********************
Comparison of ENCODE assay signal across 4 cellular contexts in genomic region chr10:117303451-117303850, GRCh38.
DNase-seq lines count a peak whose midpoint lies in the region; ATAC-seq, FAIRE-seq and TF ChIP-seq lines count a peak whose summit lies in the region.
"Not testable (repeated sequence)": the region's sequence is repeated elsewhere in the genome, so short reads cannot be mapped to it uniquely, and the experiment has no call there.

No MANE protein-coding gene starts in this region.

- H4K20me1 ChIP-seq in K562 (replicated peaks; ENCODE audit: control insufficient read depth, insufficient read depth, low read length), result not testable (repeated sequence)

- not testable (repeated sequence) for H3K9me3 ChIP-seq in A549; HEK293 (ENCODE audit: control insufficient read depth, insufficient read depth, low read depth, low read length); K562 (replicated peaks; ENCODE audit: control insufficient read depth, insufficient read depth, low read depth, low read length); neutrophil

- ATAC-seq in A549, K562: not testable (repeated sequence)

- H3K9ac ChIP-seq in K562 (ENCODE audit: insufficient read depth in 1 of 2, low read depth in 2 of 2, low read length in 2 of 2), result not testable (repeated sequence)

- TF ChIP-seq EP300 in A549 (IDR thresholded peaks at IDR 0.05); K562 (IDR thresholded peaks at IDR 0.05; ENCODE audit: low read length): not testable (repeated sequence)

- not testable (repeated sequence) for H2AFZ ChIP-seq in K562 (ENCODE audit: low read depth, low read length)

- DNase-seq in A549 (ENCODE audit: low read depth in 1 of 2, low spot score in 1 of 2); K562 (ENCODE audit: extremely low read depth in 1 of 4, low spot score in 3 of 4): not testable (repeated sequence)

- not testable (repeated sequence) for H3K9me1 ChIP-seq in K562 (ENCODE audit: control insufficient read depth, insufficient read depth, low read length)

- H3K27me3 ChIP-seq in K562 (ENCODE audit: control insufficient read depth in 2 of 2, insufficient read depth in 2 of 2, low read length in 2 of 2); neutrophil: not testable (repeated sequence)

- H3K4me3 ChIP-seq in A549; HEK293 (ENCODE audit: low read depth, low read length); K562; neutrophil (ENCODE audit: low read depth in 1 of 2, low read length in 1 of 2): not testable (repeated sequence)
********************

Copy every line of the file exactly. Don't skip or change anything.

Comparison of ENCODE assay signal across 4 cellular contexts in genomic region chr10:117303451-117303850, GRCh38.
DNase-seq lines count a peak whose midpoint lies in the region; ATAC-seq, FAIRE-seq and TF ChIP-seq lines count a peak whose summit lies in the region.
"Not testable (repeated sequence)": the region's sequence is repeated elsewhere in the genome, so short reads cannot be mapped to it uniquely, and the experiment has no call there.

No MANE protein-coding gene starts in this region.

- H4K20me1 ChIP-seq in K562 (replicated peaks; ENCODE audit: control insufficient read depth, insufficient read depth, low read length), result not testable (repeated sequence)

- not testable (repeated sequence) for H3K9me3 ChIP-seq in A549; HEK293 (ENCODE audit: control insufficient read depth, insufficient read depth, low read depth, low read length); K562 (replicated peaks; ENCODE audit: control insufficient read depth, insufficient read depth, low read depth, low read length); neutrophil

- ATAC-seq in A549, K562: not testable (repeated sequence)

- H3K9ac ChIP-seq in K562 (ENCODE audit: insufficient read depth in 1 of 2, low read depth in 2 of 2, low read length in 2 of 2), result not testable (repeated sequence)

- TF ChIP-seq EP300 in A549 (IDR thresholded peaks at IDR 0.05); K562 (IDR thresholded peaks at IDR 0.05; ENCODE audit: low read length): not testable (repeated sequence)

- not testable (repeated sequence) for H2AFZ ChIP-seq in K562 (ENCODE audit: low read depth, low read length)

- DNase-seq in A549 (ENCODE audit: low read depth in 1 of 2, low spot score in 1 of 2); K562 (ENCODE audit: extremely low read depth in 1 of 4, low spot score in 3 of 4): not testable (repeated sequence)

- not testable (repeated sequence) for H3K9me1 ChIP-seq in K562 (ENCODE audit: control insufficient read depth, insufficient read depth, low read length)

- H3K27me3 ChIP-seq in K562 (ENCODE audit: control insufficient read depth in 2 of 2, insufficient read depth in 2 of 2, low read length in 2 of 2); neutrophil: not testable (repeated sequence)

- H3K4me3 ChIP-seq in A549; HEK293 (ENCODE audit: low read depth, low read length); K562; neutrophil (ENCODE audit: low read depth in 1 of 2, low read length in 1 of 2): not testable (repeated sequence)